We’ve identified 6 drivers impacting the value of flight data which could explain the current tension on the travel data market: assets for sale, investments in travel tech, etc.
As a background, we categorize flight-related data in 3 segments: commercial data, schedule data and flight status data. Each category corresponds to a type of questions by data users:
How many people fly from where to where? At what price for each flight?
How many flights are scheduled from where to where? With how many seats available?
Where is each aircraft on each flight? What flight is on-time or delayed?
Each data set is aggregated by different stakeholders using specific methods:
- Commercial data comes from the analysis of all tickets sold by airlines
- Schedule data comes from the filing of schedules by airlines
- Flight status data comes from the analysis of communication (ADS-B) messages sent by aircraft
Our research shows the following 6 drivers impacting the value of flight data:
- API vs filing: while historically airlines have filed static data in central banks, new enriched data is now available through APIs in real-time
- Flight vs ancillaries: commercial data has focused on the price of the seat, but the value and profitability of a flight now comes from the sale of ancillaries
- Dynamic scheduling: airline schedules are filed one year in advance, for operational reasons such as airport slots, but disruptions, due for example to travel restrictions, require more agile scheduling techniques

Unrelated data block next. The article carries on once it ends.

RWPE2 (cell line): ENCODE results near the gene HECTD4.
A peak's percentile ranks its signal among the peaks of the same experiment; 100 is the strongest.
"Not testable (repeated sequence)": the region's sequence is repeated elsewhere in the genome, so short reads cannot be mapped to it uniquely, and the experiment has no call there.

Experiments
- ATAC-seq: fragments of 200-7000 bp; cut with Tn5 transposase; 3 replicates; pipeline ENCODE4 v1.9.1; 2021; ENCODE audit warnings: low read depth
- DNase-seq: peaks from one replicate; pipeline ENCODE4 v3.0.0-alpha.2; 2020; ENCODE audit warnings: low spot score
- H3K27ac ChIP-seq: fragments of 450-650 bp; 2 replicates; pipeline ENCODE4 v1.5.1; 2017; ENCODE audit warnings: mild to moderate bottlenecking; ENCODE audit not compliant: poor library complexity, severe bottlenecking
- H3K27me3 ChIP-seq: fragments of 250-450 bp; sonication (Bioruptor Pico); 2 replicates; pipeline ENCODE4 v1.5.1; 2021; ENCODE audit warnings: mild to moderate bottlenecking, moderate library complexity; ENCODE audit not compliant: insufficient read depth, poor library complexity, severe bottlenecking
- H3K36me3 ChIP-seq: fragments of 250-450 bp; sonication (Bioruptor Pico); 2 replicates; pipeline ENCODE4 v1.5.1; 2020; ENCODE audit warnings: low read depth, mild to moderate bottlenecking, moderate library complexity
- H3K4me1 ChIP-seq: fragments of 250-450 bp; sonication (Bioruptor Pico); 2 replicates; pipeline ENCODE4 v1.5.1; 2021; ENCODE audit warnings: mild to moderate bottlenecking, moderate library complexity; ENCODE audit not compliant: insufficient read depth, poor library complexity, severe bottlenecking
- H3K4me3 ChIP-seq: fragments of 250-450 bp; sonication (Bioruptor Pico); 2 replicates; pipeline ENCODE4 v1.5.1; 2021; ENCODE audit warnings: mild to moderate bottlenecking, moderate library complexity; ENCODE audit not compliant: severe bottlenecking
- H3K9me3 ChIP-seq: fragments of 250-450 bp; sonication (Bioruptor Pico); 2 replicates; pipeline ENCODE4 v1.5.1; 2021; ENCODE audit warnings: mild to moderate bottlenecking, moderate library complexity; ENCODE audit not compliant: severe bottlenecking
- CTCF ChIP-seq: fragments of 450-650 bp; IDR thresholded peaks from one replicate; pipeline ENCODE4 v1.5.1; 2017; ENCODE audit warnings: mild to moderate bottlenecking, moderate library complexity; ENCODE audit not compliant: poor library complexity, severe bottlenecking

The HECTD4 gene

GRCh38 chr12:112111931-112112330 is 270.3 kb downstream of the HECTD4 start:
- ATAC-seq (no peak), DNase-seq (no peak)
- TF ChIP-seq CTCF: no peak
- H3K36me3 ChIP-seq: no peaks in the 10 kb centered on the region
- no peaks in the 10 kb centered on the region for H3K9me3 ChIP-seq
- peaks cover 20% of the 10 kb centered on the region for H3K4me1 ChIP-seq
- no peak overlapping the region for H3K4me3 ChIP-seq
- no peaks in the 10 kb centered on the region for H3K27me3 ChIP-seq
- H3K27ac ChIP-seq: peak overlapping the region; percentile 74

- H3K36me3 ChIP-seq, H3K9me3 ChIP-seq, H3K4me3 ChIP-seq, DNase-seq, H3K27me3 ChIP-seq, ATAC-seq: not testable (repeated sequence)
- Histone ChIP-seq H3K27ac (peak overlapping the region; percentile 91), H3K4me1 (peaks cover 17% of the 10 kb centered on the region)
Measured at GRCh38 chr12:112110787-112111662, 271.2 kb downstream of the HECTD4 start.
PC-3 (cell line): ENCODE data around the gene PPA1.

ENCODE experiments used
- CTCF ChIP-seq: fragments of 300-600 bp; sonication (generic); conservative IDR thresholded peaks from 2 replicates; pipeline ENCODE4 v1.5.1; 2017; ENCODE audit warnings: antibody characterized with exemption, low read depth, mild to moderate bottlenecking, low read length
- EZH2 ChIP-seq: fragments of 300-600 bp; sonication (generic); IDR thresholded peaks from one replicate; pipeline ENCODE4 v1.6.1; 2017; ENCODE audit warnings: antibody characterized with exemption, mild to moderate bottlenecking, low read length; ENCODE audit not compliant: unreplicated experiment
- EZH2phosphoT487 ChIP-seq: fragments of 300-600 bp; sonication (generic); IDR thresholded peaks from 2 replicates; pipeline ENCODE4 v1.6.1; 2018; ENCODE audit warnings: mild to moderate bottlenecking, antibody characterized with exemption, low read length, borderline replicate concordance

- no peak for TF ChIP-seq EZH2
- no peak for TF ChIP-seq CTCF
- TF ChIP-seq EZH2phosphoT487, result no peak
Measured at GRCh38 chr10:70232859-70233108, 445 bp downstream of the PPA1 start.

- Data aggregation: data was aggregated in silos, for example filing of schedules, and opportunistically, for example a stakeholder processing tickets ends up selling the ticket data, whereas data can be aggregated across silos and combined to algorithms that extract insights
- CO2 emissions: the decarbonation of air travel introduced a new category of flight data with the measure of CO2 emissions, which relates not only to aircraft and engine data, but also to flight length (e.g. itinerary change due to restrictions) or to fuel type (i.e. SAF), and involves offset prices.
- Cyber-security: the quality and accuracy of data is at risk, for example the protection of airline websites from bots impacts the ability to scrape their content to find live fares
The chart below summarizes the 3 segments of flight data and the 6 impacting the value of flight data. For more information on flight data and travel data, contact us.